Evaluating the benefits of web-based learning with academic staff

A. Jefferies, M.E. Thornton, J. Alltree, I. Jones

    Research output: Chapter in Book/Report/Conference proceedingConference contribution


    The provision of Managed Learning Environments (MLEs) to organize web based learning have sprung up in universities and other Higher Education institutions across a number of countries in recent years. Some MLEs use proprietary software to create the learning environment (e.g. BlackboardTM, or WebCT TM) and others have been developed in-house with local expertise. Their common aim is to provide an asynchronous mode of access to learning materials for students at any time of day or night both during term time and throughout the vacation, this has become known as `24/7' access. Web based learning may be offered in this way either on a course-by-course basis or across the institution as a whole. How far does it benefit the academic staff (from technical and non technical backgrounds) who are required to use it perhaps unwillingly? How important are the training and the support provided for academics and what are their stated preferences? These are some of the questions, which a major study into the use of and attitudes towards the MLE in a British university has investigated.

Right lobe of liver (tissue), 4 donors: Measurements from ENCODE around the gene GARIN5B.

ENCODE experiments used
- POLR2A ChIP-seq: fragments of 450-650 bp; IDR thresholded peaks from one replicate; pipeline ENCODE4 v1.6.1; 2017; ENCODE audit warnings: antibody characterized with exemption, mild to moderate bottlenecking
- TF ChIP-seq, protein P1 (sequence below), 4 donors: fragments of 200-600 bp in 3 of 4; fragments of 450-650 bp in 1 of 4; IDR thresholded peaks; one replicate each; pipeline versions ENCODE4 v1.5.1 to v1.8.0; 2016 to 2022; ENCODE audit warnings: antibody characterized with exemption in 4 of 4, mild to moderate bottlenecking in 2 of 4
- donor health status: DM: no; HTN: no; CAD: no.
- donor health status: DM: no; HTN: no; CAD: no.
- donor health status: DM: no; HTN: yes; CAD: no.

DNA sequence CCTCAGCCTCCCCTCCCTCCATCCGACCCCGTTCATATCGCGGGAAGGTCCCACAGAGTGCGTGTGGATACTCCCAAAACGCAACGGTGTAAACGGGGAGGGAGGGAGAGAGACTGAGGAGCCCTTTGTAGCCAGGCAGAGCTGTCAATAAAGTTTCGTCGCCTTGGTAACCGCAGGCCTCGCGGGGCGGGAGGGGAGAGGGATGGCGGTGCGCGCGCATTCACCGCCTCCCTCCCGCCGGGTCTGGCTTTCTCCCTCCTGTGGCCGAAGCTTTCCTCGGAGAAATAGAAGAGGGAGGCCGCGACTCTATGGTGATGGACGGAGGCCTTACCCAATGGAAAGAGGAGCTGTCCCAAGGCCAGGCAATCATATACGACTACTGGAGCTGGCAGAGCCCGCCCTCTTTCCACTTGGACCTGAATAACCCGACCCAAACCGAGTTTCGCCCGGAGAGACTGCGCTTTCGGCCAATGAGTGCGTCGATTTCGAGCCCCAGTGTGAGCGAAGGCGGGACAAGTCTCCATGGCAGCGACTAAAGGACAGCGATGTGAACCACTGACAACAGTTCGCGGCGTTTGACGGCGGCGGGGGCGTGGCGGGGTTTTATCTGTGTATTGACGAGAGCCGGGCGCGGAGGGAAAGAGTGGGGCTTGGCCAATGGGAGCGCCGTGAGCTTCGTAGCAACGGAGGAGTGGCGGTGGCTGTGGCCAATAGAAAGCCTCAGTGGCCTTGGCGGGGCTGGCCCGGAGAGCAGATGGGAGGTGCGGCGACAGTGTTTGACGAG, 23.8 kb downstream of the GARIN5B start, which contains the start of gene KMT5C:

Original languageEnglish
    Title of host publicationProcs of the WBE-2004 IASTED Int Conf on Web-Based Education
    Publication statusPublished - 2004


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